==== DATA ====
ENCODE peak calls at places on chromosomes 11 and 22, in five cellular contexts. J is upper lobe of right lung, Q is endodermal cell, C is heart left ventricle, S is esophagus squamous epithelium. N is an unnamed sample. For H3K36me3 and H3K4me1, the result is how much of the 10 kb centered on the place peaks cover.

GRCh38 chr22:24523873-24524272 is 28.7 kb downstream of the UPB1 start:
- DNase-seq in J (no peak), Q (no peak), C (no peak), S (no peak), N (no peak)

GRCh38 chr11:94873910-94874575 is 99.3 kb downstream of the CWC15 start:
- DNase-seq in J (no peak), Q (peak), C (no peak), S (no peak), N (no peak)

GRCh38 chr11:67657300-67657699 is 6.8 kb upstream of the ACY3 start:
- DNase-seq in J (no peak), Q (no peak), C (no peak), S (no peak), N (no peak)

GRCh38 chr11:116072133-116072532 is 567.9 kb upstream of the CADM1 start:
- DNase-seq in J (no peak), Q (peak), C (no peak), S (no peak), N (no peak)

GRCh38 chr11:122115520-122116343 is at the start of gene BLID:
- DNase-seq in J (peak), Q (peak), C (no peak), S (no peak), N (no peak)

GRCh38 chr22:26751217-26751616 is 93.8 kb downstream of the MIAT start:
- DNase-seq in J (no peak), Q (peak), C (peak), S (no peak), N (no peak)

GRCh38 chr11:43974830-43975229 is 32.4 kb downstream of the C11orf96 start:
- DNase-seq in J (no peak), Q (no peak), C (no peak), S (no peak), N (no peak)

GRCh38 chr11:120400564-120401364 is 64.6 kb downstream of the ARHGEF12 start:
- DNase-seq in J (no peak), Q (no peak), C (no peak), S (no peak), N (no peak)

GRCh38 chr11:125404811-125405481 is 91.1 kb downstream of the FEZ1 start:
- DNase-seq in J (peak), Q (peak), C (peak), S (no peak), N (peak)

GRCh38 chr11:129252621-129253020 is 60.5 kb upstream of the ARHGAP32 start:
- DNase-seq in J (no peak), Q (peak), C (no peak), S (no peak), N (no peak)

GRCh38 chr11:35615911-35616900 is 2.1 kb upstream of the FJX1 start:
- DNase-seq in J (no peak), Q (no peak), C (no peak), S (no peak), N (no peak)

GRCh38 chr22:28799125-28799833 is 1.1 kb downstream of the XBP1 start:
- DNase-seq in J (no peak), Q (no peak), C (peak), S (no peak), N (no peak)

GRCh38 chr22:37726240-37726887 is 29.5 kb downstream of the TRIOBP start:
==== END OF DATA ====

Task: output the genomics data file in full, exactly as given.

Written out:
ENCODE peak calls at places on chromosomes 11 and 22, in five cellular contexts. J is upper lobe of right lung, Q is endodermal cell, C is heart left ventricle, S is esophagus squamous epithelium. N is an unnamed sample. For H3K36me3 and H3K4me1, the result is how much of the 10 kb centered on the place peaks cover.

GRCh38 chr22:24523873-24524272 is 28.7 kb downstream of the UPB1 start:
- DNase-seq in J (no peak), Q (no peak), C (no peak), S (no peak), N (no peak)

GRCh38 chr11:94873910-94874575 is 99.3 kb downstream of the CWC15 start:
- DNase-seq in J (no peak), Q (peak), C (no peak), S (no peak), N (no peak)

GRCh38 chr11:67657300-67657699 is 6.8 kb upstream of the ACY3 start:
- DNase-seq in J (no peak), Q (no peak), C (no peak), S (no peak), N (no peak)

GRCh38 chr11:116072133-116072532 is 567.9 kb upstream of the CADM1 start:
- DNase-seq in J (no peak), Q (peak), C (no peak), S (no peak), N (no peak)

GRCh38 chr11:122115520-122116343 is at the start of gene BLID:
- DNase-seq in J (peak), Q (peak), C (no peak), S (no peak), N (no peak)

GRCh38 chr22:26751217-26751616 is 93.8 kb downstream of the MIAT start:
- DNase-seq in J (no peak), Q (peak), C (peak), S (no peak), N (no peak)

GRCh38 chr11:43974830-43975229 is 32.4 kb downstream of the C11orf96 start:
- DNase-seq in J (no peak), Q (no peak), C (no peak), S (no peak), N (no peak)

GRCh38 chr11:120400564-120401364 is 64.6 kb downstream of the ARHGEF12 start:
- DNase-seq in J (no peak), Q (no peak), C (no peak), S (no peak), N (no peak)

GRCh38 chr11:125404811-125405481 is 91.1 kb downstream of the FEZ1 start:
- DNase-seq in J (peak), Q (peak), C (peak), S (no peak), N (peak)

GRCh38 chr11:129252621-129253020 is 60.5 kb upstream of the ARHGAP32 start:
- DNase-seq in J (no peak), Q (peak), C (no peak), S (no peak), N (no peak)

GRCh38 chr11:35615911-35616900 is 2.1 kb upstream of the FJX1 start:
- DNase-seq in J (no peak), Q (no peak), C (no peak), S (no peak), N (no peak)

GRCh38 chr22:28799125-28799833 is 1.1 kb downstream of the XBP1 start:
- DNase-seq in J (no peak), Q (no peak), C (peak), S (no peak), N (no peak)

GRCh38 chr22:37726240-37726887 is 29.5 kb downstream of the TRIOBP start: